Tuesday, February 26, 2008


This is a painting I did after the workshop in Michigan. It is of my youngest son, Joel, when he was about 5 and in his Halloween costume. This painting was accepted into the California Watercolor Society national show. The workshop in Michigan by Mr. Roycroft was an interesting one. Someone asked him if he learned his painting process from Nita Engle but he ignored the question. He does not give others credit. I try to always give credit whenever I can. I appreciate original ideas and think the owner deserves the credit. Passing on what we learn from others is also very important to keep the flow going. No two people will do anything exactly the same so there is no fear of "copying" in my mind. I am posting an interesting article I found on a blog called Creative Creativity: A Daily Guide To Creativity And New Ideas

Don't Save Your Best Ideas For Later - Creativity Tip
Posted: 20 Feb 2008 10:29 PM CST
There's a concept floating around that each person gets only a limited number of ideas in their lifetime.
Well, maybe no one ever says it out loud, but they treat their own ideas that way.
Instead of using their great ideas as they have them, people squirrel them away and store them on an idea shelf in their heads where they gather dust. And there are only so many ideas you can fit on that shelf, so instead of constantly coming up with new ideas, they just wander over to the dusty mind shelf and look at the great ideas they've never used. Afraid that if they use them, there will be a terrible empty spot on the shelf that will never be filled.
But, we know that's wrong. The truth is that as soon as you use your best idea, you come up with a better idea. Burning through them quickly lets you cycle through ideas at top speed.
Even writing an idea down in a notebook will let you come up with a new idea. It's amazing what clearing your mind of a little clutter will do.
Do a little mind cleaning and act on all the "great ideas" that are sitting on your dusty idea shelf. I promise you, you'll have more great ideas than you can use in your lifetime.
And no one lives forever.
That's probably the best reason for using your best ideas right now!
(you know, death
Top Yourself!

Posted: 24 Feb 2008 02:24 PM CST
This is an extension of the last post, Don't Save Your Best Ideas For Later.
Don't be afraid to top yourself. Once you have successfully created something, your instinct will be to stay safe and only change the formula only slightly when you begin your next project.
Instead, why not top yourself every single time? Why not set your standard for each project so high that while you're working on it you can't possibly conceive of any way to improve upon it. Burn up the concept behind your work so totally that by the end it is curled up exhausted in the corner of your brain.
Of course, this way of working requires an act of faith on your part. It means every time you start work on something you are entering uncharted territory - traveling through the bits of ancient maps that said "here be dragons" or  "end of the world." It requires you to trust that you don't have a limited number of ideas and that you should parcel them out in tiny quantities in everything you do.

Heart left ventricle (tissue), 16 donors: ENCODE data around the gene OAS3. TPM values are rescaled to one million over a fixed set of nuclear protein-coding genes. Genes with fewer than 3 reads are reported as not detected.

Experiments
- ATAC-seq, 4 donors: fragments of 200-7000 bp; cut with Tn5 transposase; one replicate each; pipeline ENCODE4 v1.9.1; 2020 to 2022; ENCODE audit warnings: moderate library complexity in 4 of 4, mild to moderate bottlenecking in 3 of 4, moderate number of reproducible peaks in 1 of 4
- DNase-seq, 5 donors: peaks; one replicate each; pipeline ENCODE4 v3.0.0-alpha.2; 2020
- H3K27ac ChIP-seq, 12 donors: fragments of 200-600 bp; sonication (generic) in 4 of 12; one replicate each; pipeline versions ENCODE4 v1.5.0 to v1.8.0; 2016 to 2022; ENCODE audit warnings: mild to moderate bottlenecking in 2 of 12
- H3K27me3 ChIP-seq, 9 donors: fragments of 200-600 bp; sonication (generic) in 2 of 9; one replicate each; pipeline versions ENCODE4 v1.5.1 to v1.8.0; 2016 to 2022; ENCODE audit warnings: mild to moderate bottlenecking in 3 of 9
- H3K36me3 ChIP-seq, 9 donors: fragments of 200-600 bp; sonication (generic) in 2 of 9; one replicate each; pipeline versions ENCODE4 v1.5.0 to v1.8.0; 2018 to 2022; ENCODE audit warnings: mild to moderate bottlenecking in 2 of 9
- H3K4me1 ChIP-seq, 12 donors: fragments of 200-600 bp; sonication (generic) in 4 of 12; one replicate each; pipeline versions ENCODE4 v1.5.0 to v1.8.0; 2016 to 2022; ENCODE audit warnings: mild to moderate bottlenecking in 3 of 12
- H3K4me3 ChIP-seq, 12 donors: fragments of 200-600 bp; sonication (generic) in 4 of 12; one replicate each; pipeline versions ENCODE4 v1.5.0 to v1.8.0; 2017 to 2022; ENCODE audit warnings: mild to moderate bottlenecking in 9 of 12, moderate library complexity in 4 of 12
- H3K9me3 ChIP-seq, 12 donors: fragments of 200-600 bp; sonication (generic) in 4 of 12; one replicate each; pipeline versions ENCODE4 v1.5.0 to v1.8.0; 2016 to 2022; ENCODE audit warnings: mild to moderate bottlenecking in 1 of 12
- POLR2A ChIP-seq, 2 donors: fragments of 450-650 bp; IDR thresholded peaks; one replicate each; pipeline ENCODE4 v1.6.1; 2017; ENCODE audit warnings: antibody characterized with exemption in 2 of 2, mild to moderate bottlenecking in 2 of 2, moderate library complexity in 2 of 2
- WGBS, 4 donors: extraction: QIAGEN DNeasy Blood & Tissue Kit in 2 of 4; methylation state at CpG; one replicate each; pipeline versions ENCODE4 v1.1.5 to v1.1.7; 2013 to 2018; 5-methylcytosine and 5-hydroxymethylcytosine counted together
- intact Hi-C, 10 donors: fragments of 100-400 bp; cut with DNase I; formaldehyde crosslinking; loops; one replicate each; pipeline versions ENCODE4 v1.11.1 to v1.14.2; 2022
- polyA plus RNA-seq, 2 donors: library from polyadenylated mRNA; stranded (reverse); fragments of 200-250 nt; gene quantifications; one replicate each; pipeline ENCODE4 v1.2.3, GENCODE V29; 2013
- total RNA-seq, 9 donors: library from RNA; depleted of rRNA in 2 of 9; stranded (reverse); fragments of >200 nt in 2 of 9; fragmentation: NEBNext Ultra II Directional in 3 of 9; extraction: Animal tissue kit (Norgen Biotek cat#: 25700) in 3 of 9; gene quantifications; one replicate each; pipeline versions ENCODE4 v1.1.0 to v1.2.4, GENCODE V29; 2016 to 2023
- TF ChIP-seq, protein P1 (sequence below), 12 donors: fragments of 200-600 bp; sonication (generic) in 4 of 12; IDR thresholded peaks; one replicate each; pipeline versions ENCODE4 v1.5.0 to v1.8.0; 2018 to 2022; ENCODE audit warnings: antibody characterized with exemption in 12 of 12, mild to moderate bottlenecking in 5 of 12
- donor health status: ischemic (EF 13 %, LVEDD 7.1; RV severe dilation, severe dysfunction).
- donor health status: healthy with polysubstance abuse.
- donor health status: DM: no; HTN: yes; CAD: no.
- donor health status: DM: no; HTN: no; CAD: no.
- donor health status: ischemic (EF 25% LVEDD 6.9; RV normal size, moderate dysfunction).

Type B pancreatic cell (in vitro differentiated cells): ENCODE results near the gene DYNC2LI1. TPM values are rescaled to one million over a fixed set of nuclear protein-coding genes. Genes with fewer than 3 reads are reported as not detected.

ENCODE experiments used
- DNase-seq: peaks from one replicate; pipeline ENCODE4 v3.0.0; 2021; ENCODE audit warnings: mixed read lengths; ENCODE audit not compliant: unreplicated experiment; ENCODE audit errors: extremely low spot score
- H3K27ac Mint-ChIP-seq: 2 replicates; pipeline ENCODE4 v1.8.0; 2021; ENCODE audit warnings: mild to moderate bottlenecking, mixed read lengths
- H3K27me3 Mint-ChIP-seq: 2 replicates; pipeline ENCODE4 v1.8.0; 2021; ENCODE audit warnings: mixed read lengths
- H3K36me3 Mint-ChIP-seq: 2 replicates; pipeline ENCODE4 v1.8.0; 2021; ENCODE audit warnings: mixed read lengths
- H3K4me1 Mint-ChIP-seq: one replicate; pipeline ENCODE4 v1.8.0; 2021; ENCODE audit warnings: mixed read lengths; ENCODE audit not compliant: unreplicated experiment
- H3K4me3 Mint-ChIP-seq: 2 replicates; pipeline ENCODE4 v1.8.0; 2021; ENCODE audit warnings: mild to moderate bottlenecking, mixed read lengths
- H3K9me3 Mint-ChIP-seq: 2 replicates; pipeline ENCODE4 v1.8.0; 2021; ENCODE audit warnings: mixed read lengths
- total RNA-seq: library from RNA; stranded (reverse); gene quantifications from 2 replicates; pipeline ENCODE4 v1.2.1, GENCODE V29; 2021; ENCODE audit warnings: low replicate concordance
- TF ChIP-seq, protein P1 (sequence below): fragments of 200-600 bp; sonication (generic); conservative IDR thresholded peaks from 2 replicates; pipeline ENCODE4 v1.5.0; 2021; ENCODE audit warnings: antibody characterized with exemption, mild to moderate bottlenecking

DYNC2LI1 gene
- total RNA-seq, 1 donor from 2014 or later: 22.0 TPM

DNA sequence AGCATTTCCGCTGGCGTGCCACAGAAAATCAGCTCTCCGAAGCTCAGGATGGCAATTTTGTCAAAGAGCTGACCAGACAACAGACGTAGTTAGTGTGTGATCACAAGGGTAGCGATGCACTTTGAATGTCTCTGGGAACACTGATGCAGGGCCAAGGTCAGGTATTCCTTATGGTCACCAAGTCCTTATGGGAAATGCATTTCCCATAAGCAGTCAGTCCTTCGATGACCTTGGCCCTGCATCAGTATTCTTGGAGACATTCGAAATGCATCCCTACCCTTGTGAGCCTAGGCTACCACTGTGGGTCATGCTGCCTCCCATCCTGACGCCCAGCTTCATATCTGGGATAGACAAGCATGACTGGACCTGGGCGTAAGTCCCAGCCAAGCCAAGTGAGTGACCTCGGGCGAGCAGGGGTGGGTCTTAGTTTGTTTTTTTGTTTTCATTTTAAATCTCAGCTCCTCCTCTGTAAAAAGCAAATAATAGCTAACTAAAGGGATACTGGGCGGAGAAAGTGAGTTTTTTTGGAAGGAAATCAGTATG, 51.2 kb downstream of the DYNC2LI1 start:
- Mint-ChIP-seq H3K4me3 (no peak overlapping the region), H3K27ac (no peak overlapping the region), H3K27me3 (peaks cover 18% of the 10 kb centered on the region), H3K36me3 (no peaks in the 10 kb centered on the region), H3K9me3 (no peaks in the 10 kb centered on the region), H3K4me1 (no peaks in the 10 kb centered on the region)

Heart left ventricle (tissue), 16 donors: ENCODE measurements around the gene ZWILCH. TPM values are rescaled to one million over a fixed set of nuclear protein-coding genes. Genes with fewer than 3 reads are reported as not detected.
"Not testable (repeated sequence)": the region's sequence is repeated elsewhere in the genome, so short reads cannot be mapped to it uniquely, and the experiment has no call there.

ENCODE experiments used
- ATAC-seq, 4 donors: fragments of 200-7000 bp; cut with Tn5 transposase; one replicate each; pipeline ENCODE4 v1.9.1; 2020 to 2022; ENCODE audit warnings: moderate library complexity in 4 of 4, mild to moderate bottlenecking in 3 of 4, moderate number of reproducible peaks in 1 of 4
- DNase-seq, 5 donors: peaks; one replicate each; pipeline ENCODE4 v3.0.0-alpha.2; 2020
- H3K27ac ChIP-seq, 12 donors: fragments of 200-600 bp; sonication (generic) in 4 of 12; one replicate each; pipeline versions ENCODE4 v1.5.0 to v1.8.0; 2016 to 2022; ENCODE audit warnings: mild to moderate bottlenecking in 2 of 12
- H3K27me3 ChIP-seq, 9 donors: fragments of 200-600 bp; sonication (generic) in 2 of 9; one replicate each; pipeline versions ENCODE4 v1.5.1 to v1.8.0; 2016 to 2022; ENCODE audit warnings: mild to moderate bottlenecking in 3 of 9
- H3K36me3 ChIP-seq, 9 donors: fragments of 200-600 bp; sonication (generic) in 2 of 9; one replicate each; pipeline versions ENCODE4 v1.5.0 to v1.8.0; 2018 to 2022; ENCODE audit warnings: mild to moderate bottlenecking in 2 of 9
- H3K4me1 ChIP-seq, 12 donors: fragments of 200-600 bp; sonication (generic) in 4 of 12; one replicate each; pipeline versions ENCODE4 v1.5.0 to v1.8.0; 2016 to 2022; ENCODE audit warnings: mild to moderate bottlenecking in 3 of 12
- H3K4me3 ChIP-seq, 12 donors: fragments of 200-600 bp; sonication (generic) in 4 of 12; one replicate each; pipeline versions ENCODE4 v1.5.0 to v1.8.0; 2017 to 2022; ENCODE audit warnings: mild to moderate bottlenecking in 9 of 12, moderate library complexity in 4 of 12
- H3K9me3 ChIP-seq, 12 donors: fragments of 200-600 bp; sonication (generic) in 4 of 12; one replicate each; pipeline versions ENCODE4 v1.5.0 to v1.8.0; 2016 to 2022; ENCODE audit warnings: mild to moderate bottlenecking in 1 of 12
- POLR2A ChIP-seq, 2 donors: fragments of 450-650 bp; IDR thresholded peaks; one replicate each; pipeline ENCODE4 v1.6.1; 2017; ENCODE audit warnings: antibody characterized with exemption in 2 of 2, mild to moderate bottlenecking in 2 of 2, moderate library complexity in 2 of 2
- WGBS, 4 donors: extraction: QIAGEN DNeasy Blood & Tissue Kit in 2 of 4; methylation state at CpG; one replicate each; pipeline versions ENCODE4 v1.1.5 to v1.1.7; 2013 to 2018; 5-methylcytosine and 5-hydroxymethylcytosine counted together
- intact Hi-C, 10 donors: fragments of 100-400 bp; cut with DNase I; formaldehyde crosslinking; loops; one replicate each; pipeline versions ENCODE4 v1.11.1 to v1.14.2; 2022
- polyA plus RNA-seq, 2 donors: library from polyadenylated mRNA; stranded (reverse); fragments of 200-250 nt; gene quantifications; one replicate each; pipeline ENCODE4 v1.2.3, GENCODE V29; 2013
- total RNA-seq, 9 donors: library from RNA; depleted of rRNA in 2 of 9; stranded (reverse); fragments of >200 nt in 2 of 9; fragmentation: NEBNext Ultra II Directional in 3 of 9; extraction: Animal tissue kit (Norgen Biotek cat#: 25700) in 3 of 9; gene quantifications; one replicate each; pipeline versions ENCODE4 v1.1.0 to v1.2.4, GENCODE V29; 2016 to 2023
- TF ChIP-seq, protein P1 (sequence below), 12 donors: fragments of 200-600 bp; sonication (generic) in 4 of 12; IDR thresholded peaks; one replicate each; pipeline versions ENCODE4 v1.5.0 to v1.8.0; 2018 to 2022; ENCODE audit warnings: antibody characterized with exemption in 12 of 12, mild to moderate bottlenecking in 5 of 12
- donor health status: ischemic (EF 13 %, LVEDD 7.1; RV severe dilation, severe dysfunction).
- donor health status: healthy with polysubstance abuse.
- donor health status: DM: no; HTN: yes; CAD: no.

The phrase "Jumping the Shark" has made some people afraid to take chances this way. Inherent in its meaning is the idea that once a certain change is made, a concept or artist or actor or writer or series will never be good again. Truthfully, what kills most of these things is an extended lack of change that results in a gradual decline in quality and audience interest followed by a change forced from the outside onto a uninspired artist or team.
Instead of shark jumping, think about "Jump and a net will appear." Take a chance that you might fail because you are unsure about where your heading next. The universe takes care of artists who jump off of creative cliffs without looking. Besides, if it doesn't, you'll land right next to another steep cliff you can jump off of and keep jumping until that net does appear.
Take the artistic champ of topping yourself every single time.
Jump and a net will appear.


Pablo Villicana Lara said...

Hi Myrna! Love your painting! I'm a big fan of children paintings being a Mr. Mom and all.
I've never heard of that concept! UG! Part of being an artist is to do better each time and learn from the mistakes that are inevitable. Not sure I agree, what if you use up all your best ideas in the first month? then what?
It's kind of like the report I read about the heart having a finite amount of beats within your life time! IF that's true, then why excersize and speed up the process? so much for eating healthy and running marathons! he he he

RHCarpenter said...

Love this technique on these portraits, Myrna. Yes, some people hoard ideas, and even hoard information - that means they have something you don't and they are better than you that way! haha I say share it all - spread it around - see how it comes back after it's been through a few dozen minds and imaginations!

Magster said...

I know this painting well- Karen Mason referenced it in her Thursday painting class a few years ago when another student was painting a similar subject.
I've been jumping over the abyss all week--at least I'm only using quarter sheets. Now I'm going to get the mini-post it with 3 different approaches to a painting off the dash of my car so I can play some more.

Nava said...

Can't stop gazing at his eyes - the expression is so compelling!

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